A group of Brazilian scientists discovered a new species of spider which they named "Iandumoema smeagol," referring to one of the characters from J.R.R. Tolkien's The Lord of the Rings. However, "Late Show" host Stephen Colbert had some issues about the name of the new spider.
The cave-dwelling spider I. smeagol shared a similar lifestyle to a character from J.R.R. Tolkien's beloved novel, who became Gollum after acquiring the One Ring. The scientists said the new spider spends most of its time inside the cave, just like Smeagol.
But for the host, who loves the Lord of the Rings, Smeagol was not a scary creature that lived in a cave. Colbert also detailed how Smeagol become Gollum and how the fictional character killed his cousin after getting the One Ring.
Colbert explained the new spider should not be named Smeagol, it should be Gollum--who hid his guilt and hid from the sun by going into a cave. His shame and fear transformed him into a terrifying creature.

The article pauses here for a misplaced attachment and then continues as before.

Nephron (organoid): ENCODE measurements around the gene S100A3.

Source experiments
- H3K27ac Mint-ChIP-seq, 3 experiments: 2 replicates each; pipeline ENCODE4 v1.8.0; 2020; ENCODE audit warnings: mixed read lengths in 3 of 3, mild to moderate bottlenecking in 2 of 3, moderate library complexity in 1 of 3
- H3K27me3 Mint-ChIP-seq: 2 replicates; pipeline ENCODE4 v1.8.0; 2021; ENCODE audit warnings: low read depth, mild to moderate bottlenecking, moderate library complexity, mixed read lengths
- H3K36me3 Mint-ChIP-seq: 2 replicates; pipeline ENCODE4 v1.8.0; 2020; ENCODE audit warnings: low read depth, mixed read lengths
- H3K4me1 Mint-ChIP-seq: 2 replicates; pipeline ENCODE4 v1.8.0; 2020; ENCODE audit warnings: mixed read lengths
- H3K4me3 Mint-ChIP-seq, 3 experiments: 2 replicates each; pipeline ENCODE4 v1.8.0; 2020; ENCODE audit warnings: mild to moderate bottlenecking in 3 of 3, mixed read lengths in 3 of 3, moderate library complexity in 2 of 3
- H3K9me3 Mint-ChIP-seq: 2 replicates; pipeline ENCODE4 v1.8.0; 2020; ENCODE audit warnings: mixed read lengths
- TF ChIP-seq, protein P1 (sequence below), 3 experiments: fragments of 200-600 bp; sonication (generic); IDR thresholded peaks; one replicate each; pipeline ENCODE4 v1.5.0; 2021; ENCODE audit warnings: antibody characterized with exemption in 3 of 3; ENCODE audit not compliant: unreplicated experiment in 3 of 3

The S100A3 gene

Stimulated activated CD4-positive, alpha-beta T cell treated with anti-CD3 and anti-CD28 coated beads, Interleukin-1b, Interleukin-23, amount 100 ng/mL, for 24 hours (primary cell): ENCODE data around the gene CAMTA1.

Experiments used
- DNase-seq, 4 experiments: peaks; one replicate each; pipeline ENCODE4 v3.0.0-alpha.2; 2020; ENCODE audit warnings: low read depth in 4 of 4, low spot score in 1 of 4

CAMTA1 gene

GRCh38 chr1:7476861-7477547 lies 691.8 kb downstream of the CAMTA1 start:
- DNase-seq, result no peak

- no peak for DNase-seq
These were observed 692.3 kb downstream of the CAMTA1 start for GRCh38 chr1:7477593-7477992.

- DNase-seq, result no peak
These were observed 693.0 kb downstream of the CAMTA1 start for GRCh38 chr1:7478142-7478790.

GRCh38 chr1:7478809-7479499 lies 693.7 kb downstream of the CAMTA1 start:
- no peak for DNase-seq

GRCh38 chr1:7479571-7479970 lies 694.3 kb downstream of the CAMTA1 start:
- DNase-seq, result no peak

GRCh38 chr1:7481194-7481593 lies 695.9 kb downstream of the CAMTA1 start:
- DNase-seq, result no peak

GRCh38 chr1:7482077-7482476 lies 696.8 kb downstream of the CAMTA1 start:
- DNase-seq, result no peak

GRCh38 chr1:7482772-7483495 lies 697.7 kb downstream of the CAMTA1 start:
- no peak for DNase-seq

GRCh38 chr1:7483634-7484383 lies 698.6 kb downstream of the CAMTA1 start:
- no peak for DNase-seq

Furthermore, the host said: "You don't discover a venomous snake and name it Anakin. You name it Darth Vader."
Colbert's second point was that the scientists should name the spider after a Lord of the Rings character that is a spider: Shelob, who appeared at the end of the fourth book, The Two Towers, of the Lord of the rings. The evil spider lived in the mountains near Mordor.
"I thought you guys were scientists," the host said, schooling the expert. "This is sad."
According to Ricardo Pinto-da-Rocha, lead author of the study from Sao Paulo's Instituto de Biosciences, the new species of spider is scavenger or omnivore. The spider is not considered dangerous to people because it lacks venom and sharp teeth.
I. smeagol has a single pair of eyes and fused body structure that is different from other spiders.
This latest species was found near the town of Monjolos in Minas Gerais, in southeastern Brazil. The cave where it was discovered was not protected, allowing Brazilian scientists to discover it. However, the spiders could be vulnerable to extinction because it would be difficult for them to move to other areas.
Norman Platnick, an arachnologist at the American Museum of Natural History, said I. smeagol can only be found in caves. "This discovery isn't all that unusual," he said.
The Brazilian scientists published their findings in journal Zookeys.